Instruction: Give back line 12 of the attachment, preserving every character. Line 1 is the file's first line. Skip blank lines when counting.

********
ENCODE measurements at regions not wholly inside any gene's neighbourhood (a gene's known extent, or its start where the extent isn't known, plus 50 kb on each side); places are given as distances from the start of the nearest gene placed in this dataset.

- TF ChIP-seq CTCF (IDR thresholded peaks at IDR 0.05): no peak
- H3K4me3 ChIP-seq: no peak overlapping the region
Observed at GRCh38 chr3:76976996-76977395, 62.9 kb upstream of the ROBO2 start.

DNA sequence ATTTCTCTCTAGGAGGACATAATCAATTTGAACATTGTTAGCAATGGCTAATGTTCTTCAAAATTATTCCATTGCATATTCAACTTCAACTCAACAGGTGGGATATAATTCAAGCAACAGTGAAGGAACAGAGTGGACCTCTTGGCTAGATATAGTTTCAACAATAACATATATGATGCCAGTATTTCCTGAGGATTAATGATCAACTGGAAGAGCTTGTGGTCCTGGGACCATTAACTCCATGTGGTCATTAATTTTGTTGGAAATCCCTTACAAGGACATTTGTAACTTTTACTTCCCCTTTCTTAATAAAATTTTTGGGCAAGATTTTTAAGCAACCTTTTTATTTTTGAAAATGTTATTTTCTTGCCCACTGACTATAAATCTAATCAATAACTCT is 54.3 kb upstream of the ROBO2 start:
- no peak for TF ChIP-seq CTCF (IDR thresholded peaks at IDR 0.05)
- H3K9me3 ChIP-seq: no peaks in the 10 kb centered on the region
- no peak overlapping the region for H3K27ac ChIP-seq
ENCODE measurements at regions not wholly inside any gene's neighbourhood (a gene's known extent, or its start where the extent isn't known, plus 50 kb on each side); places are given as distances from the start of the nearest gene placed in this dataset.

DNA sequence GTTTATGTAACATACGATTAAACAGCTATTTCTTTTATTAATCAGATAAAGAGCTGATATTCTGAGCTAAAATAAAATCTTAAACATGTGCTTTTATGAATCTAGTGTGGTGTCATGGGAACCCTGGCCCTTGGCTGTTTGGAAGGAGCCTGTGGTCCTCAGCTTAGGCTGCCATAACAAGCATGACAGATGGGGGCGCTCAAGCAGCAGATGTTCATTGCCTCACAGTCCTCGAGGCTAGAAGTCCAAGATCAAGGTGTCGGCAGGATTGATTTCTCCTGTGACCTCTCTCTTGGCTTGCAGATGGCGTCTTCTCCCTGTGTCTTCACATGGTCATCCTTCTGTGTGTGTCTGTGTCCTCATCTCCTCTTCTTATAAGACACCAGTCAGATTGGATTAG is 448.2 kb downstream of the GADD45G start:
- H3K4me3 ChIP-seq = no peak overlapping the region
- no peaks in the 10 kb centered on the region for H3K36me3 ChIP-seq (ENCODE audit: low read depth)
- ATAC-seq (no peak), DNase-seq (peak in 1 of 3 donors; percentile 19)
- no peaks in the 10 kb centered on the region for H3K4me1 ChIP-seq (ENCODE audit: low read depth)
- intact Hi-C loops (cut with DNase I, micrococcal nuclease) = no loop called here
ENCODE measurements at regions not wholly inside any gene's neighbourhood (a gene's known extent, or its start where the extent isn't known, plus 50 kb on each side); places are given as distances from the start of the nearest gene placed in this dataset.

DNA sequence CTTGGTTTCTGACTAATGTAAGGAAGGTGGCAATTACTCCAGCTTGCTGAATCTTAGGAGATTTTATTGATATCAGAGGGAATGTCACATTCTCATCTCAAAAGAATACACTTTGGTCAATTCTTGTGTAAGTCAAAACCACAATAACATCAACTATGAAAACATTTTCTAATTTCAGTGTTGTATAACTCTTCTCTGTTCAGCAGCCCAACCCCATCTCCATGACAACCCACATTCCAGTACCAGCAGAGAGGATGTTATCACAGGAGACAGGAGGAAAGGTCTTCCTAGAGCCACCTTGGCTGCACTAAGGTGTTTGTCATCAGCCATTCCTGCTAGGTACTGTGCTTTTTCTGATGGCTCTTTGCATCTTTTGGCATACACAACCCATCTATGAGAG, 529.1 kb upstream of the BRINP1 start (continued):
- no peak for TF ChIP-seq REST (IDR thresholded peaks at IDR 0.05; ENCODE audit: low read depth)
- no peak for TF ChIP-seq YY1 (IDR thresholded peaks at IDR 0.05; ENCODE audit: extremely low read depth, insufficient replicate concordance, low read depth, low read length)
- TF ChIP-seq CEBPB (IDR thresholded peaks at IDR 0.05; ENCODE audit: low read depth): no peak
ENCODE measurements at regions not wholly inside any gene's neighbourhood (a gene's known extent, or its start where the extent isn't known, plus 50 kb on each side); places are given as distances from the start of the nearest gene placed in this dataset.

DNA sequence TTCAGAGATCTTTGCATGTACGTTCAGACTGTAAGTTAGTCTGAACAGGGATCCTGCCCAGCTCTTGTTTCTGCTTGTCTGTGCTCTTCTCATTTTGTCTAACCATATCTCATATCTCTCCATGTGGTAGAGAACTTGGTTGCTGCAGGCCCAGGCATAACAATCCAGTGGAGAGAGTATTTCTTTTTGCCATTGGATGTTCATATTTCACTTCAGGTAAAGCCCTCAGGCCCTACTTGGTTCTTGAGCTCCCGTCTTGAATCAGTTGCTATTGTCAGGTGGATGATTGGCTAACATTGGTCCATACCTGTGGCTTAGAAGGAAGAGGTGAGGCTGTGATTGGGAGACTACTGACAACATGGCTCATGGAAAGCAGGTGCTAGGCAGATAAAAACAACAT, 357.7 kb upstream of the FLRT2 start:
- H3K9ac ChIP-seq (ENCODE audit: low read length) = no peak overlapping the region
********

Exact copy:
- no peaks in the 10 kb centered on the region for H3K36me3 ChIP-seq (ENCODE audit: low read depth)